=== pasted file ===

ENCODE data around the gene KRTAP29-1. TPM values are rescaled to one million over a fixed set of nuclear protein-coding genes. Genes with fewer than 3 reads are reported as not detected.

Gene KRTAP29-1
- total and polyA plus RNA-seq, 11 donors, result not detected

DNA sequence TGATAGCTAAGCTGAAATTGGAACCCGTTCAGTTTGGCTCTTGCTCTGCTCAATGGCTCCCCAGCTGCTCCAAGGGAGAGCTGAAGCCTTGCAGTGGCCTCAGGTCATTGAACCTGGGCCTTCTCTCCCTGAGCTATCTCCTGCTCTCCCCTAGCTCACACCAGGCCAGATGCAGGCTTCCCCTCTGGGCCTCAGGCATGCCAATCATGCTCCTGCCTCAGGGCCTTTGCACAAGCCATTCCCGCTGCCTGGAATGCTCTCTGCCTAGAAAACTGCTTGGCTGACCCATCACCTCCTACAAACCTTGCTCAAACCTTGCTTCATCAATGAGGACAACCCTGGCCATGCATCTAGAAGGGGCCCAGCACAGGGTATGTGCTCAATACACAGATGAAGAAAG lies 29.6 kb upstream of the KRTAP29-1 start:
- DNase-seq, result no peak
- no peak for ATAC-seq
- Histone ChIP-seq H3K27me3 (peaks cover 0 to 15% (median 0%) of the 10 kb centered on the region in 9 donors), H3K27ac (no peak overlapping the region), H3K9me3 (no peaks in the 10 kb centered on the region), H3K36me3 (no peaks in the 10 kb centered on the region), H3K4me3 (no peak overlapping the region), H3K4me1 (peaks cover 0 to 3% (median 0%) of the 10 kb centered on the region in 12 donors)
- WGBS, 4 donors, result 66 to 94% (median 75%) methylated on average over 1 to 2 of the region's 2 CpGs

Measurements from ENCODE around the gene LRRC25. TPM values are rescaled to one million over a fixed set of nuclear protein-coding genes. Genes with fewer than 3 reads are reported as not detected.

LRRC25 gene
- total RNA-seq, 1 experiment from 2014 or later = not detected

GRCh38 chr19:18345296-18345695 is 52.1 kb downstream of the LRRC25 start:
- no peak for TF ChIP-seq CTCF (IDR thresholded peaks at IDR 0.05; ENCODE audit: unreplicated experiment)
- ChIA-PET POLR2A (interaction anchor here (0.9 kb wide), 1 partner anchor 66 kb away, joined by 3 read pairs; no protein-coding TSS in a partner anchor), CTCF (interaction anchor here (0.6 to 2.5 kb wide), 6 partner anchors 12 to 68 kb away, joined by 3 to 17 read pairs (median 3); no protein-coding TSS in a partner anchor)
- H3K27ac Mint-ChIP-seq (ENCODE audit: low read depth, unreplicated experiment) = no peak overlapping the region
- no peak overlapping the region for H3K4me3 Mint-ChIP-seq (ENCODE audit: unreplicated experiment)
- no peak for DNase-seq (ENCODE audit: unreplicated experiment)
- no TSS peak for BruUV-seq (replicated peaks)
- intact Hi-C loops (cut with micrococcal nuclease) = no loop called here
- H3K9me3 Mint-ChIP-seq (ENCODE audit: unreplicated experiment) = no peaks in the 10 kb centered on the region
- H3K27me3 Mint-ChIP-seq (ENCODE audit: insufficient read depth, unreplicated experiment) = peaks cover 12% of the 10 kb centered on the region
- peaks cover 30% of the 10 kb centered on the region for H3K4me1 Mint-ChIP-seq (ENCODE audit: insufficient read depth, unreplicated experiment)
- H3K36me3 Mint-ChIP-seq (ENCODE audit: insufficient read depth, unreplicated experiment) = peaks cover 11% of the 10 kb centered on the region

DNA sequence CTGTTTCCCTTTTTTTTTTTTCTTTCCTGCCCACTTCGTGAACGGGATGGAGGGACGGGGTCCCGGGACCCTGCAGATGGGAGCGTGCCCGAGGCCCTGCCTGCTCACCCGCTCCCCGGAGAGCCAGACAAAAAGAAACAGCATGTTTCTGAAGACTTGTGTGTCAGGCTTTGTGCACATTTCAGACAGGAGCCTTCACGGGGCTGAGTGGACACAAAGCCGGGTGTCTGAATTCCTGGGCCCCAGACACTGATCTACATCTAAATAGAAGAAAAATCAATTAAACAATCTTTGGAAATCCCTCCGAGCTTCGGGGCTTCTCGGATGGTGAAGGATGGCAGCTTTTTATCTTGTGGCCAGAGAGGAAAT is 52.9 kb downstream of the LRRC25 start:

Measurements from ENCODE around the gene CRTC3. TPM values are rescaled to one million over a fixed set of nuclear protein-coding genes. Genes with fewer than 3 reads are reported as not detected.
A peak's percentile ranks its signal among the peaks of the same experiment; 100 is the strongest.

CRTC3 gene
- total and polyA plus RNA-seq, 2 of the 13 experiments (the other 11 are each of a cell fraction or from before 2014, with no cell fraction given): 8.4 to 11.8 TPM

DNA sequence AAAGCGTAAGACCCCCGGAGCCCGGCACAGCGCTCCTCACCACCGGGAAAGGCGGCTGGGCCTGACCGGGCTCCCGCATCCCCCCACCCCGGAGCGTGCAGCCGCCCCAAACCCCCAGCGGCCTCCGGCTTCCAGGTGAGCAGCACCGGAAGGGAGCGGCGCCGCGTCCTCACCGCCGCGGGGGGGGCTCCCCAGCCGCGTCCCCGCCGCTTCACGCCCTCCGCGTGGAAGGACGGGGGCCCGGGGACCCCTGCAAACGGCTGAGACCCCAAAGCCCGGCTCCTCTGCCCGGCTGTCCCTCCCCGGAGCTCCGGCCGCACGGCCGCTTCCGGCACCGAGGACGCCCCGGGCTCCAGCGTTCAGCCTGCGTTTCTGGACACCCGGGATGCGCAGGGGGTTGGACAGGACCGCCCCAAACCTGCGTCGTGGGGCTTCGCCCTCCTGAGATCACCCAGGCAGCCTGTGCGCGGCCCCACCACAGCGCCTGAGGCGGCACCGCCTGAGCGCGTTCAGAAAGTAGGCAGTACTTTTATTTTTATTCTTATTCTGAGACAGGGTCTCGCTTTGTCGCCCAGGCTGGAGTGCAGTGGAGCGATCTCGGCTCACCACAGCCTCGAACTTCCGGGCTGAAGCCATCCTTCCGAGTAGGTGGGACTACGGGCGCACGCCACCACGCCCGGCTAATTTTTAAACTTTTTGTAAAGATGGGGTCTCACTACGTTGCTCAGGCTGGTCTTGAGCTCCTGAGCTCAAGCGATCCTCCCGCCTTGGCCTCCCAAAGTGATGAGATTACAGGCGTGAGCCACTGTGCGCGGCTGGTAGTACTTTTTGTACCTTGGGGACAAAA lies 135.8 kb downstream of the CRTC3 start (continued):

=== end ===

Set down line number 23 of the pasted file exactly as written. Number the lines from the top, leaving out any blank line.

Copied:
- H3K36me3 Mint-ChIP-seq (ENCODE audit: insufficient read depth, unreplicated experiment) = peaks cover 11% of the 10 kb centered on the region